The close association between sugar intake and diabetes has led to a few misconceptions about diabetics and their diet restrictions. Most people who have diabetes can eat the same foods as those who do not have the disease, but the question becomes how much and how often. Diabetics can indeed eat fruit and, in fact, are strongly encouraged to choose fruit over processed foods that are high in sugars and other carbohydrates. Fruit contains natural fiber, vitamins, enzymes and other essential nutrients that diabetics need to maintain a normal lifestyle.
Diabetes and Blood Sugar
The assumption that fruit can be dangerous for people who have diabetes stems from the relationship between sugars and insulin levels. Insulin transports blood glucose — or blood sugar — to the cells, where it is stored as glycogen that can be used as fuel. Many diabetics' bodies cannot produce enough natural insulin to handle a high amount of sugars or carbohydrates, which are broken down into glucose, at one time. Diabetic menus take into account the relative amount of sugars and carbohydrates that are present in foods, also known as a glycemic index (GI).
Types of Fruit
The majority of common fruits have low to medium GI scores, which means that most diabetics can safely metabolize the fruit sugars through natural insulin production. Some fruits that have low GI scores include apples, strawberries, pears, cherries and plums. A few fruits, such as dried dates and watermelons, are relatively high on the glycemic index, but they can still be eaten in moderation. Many fruit juices, especially those made from concentrate, also are high on the glycemic index and should be consumed in moderation.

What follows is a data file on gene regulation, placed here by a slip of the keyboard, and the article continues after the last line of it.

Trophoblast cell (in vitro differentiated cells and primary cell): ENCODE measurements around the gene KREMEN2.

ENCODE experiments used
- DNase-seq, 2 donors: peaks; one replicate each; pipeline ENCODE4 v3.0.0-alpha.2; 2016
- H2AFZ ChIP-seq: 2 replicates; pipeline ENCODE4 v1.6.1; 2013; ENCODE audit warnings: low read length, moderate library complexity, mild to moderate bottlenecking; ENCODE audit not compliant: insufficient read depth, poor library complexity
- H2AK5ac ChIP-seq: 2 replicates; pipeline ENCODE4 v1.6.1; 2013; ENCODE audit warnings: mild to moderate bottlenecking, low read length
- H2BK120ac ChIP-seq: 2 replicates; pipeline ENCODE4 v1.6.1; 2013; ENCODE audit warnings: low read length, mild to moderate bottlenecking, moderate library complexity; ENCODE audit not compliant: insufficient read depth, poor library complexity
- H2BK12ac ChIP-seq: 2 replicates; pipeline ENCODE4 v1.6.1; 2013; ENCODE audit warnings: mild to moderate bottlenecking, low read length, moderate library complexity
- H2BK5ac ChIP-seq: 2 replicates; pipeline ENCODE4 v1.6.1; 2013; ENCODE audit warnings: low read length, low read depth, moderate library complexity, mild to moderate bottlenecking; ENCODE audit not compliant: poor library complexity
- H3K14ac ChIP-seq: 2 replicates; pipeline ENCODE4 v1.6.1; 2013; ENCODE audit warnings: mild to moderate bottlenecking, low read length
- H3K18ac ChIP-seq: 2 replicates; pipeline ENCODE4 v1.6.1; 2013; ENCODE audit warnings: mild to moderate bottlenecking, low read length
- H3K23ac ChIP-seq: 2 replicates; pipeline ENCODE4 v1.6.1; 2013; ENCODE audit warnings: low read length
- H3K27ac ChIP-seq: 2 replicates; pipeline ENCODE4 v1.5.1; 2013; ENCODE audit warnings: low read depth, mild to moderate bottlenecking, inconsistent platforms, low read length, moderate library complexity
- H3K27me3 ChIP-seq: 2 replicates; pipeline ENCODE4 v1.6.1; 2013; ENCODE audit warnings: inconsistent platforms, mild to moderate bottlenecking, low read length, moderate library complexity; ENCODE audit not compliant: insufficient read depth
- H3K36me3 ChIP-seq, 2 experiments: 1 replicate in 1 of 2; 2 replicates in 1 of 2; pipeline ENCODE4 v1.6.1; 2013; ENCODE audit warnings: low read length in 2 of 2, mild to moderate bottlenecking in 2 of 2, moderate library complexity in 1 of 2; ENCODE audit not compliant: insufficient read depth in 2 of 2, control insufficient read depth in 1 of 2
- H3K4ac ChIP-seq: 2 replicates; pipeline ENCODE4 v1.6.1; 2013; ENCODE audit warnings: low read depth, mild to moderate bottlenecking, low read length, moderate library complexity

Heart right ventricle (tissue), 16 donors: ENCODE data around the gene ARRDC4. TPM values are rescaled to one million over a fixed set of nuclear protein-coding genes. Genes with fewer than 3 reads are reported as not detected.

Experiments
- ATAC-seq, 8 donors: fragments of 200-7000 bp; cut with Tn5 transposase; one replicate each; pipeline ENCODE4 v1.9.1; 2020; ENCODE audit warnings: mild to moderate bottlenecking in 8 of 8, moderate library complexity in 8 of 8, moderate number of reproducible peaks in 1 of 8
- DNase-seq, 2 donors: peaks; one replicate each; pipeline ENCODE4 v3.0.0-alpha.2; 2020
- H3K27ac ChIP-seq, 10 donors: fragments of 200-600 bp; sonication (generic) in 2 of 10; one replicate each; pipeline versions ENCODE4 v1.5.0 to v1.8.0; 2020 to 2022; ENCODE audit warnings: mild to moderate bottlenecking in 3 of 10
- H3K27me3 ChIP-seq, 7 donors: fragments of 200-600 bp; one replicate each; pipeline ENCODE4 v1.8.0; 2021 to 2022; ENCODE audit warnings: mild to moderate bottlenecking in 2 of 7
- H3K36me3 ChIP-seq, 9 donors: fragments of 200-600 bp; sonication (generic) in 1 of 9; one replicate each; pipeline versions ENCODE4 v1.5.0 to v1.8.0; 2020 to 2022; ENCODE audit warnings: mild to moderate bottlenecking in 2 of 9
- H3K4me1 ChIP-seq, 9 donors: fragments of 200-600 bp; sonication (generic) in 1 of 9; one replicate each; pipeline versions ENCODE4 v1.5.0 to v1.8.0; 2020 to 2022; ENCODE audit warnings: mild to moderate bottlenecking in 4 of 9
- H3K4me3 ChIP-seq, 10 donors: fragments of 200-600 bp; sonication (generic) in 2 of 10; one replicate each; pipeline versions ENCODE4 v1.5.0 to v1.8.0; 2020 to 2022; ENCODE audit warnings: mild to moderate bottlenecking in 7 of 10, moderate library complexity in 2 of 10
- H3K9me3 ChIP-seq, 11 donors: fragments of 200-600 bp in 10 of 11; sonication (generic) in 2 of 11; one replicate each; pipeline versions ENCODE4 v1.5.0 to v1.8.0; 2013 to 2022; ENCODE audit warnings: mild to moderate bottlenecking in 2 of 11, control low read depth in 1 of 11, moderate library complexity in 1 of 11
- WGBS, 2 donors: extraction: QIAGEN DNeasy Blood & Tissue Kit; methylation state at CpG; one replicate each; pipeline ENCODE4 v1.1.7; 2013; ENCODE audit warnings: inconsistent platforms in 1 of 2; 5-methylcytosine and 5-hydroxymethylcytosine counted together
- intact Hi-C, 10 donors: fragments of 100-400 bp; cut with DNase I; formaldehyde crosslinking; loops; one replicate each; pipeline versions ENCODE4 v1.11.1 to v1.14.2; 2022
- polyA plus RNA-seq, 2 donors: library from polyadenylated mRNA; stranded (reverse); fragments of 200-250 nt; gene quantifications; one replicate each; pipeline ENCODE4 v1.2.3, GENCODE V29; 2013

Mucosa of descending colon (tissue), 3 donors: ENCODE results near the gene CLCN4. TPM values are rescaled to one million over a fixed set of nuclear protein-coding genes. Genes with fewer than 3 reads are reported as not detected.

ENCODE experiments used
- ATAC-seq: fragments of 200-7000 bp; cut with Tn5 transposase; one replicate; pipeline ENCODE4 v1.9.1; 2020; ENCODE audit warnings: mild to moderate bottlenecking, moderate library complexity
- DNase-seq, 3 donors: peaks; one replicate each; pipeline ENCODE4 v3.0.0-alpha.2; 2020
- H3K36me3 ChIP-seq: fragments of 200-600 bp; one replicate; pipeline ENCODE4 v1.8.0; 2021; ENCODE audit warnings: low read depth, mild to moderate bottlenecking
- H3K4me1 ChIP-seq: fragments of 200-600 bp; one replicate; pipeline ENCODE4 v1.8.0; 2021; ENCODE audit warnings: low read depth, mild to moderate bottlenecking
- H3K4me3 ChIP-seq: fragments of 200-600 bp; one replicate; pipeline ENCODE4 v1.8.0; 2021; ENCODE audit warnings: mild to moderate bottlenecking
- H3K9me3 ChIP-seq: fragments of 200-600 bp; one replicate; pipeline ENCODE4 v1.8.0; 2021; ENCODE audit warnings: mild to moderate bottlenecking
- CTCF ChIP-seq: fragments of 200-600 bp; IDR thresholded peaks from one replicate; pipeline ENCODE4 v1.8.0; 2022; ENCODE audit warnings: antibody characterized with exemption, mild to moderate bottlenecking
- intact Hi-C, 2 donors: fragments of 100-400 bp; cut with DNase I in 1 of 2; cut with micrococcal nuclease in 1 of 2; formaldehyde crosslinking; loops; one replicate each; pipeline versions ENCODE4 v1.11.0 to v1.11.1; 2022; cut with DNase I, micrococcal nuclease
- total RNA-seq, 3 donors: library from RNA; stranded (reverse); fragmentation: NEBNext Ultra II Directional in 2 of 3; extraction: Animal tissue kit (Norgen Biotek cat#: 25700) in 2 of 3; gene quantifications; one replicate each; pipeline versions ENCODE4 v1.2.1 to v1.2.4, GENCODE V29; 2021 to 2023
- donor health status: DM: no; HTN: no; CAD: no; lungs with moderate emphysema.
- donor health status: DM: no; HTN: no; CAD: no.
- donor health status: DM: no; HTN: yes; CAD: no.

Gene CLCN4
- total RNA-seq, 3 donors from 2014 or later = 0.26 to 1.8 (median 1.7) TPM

The key to eating fruit on a diabetic diet is to eat the proper portion sizes. Many experts say that any type of fruit can be eaten, as long as the portion size provides no more than about 0.5 ounces (15 g) of carbohydrates. That would be about half a banana, one handful of fresh raspberries or two spoonfuls of raisins, for example. Diabetics also should not eat too much fruit within a short period of time, but should spread out fruit consumption over the course of a day. Eating too much sweet fruit at once could be problematic for insulin-dependent diabetics, but in general, most fruits should not create a dangerous spike in blood sugar levels.
Fiber is Important
Fruits such as apples and oranges provide fiber as well as fructose or fruit sugar. It can be a challenge for people who have diabetes to get enough fiber in their diets, because many foods that are high in natural fiber might also be high in starch, sugar or other high-glycemic ingredients. Fruit can also satisfy diabetics' cravings for processed sweets such as doughnuts and cakes. A handful of grapes or a medium-size apple between meals can help a diabetic maintain his or her blood sugar level without creating a sudden spike that can overwhelm an already overworked insulin-producing pancreas.